Shutting down your Debian machine cleanly

Posted by Steve on Fri 11 Feb 2005 at 13:33

Rather than simply removing power from your Debian machine you should shut it down cleanly, this means that the filesystem will not get confused or messed up and all your files will be intact.

There are several ways to shut down your Debian machine cleanly, with the most simple probably being from the GUI environment you are using (if you have one).

For the GNOME desktop enviornment there is the option to shutdown the machine which is immediately available when you click "Logout". Choosing this should log you out of the desktop and also shut the machine down.

From the console, either a remote SSH session or from in front of the machine you also have access to the following commands:

shutdown
poweroff

The second command will take no arguments and immediately begin shutting down the machine, simply run as root :

poweroff

If your machine supports "poweroff" then it will be shutdown and the power turned off, this usually requires that you've setup power management - this can be as simple as running:

modprobe apm

or it might be more complex.

The shutdown command is more configurable, it allows you to specify whether you wish to reboot or shutdown, and will also allow you to schedule the action for later. Generally the usage is:

shutdown -r now

Here "-r" means to reboot, and "now" is the time to carry that activity out. If you wished to shutdown your machine at 8pm you could instead run:

shutdown 20:00

This will pause until 8pm and then shutdown - pressing Ctrl + C will cancel the shutdown, as will running another copy of shutdown with the "cancel" flag:

shutdown -c

Debian machines are typically setup so that if you press the three-fingered-salute "Ctrl + Alt + Delete" they will reboot. This is specified by the following line in the file "/etc/inittab".

# What to do when CTRL-ALT-DEL is pressed.
ca:12345:ctrlaltdel:/sbin/shutdown -t1 -a -r now

This command can be changed to anything else you desire such as:

# Poweroff on Ctrl + Alt + Del
ca:12345:ctrlaltdel:/sbin/poweroff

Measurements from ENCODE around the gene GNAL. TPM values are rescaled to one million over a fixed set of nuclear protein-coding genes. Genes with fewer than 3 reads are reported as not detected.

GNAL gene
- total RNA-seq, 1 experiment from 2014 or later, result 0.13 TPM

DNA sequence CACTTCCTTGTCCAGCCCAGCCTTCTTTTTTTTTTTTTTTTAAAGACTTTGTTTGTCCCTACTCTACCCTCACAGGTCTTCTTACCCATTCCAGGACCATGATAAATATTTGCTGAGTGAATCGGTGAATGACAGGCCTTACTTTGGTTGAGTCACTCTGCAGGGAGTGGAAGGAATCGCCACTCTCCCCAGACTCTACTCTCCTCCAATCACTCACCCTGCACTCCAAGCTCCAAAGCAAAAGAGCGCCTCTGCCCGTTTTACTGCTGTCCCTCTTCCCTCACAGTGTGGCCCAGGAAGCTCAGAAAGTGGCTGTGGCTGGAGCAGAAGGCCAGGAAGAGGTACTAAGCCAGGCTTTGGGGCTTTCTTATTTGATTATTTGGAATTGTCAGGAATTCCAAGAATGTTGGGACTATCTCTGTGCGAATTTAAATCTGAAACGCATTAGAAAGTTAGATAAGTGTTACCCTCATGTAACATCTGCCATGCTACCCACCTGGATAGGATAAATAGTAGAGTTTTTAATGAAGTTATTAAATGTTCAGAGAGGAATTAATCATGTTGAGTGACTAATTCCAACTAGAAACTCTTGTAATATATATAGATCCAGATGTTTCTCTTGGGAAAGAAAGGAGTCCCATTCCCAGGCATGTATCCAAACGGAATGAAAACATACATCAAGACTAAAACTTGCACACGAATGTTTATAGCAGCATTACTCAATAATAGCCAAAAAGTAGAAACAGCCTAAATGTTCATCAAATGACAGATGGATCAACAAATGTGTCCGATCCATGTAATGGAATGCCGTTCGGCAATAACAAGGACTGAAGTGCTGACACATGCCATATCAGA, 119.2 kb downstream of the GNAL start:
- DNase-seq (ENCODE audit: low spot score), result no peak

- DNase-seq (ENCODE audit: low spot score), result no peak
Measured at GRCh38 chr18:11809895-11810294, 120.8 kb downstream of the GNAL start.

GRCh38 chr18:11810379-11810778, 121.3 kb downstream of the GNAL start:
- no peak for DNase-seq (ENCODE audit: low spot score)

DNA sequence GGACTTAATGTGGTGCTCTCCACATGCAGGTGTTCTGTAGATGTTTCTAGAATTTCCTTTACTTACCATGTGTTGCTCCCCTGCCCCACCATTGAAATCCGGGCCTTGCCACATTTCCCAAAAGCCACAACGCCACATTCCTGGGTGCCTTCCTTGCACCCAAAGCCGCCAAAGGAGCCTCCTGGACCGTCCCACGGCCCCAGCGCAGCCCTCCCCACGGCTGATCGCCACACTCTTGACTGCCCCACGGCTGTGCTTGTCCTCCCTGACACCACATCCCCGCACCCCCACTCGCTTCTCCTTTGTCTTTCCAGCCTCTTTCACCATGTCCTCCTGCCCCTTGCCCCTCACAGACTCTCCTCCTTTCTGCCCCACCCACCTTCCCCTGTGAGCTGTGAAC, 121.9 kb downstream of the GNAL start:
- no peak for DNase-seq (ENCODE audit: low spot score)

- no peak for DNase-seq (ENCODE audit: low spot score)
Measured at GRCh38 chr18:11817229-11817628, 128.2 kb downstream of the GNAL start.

# Ignore it completley
ca:12345:ctrlaltdel:/bin/echo "Three Finger Salute Ignored"

 

 


Posted by Serge (194.78.xx.xx) on Fri 11 Feb 2005 at 14:26
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How do you know that
shutdown 8:00

happens at 8pm and not 8am?
I guess it depends what's the closes in the future.

--

Serge van Ginderachter

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Posted by Steve (82.41.xx.xx) on Fri 11 Feb 2005 at 14:29
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D'oh - that would be 8AM as you noted.

I've updated the text to use 20:00 instead.

Steve
-- Steve.org.uk

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Posted by chris (217.8.xx.xx) on Fri 11 Feb 2005 at 14:45
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This is friday's really really picky comment ;-)

Don't you mean

all your files will be intact.

I can't believe I really made the effort to post this :-)

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Posted by Steve (82.41.xx.xx) on Fri 11 Feb 2005 at 14:47
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If that is the pickiest comment I get today I'll be happy! I will update the text with your correction, thanks.

Sometimes I think that I shouldn't write at all .. it is so difficult!

Steve
-- Steve.org.uk

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Posted by chris (217.8.xx.xx) on Fri 11 Feb 2005 at 14:48
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I wouldn't worry - I'm not sure it's possible to be pickier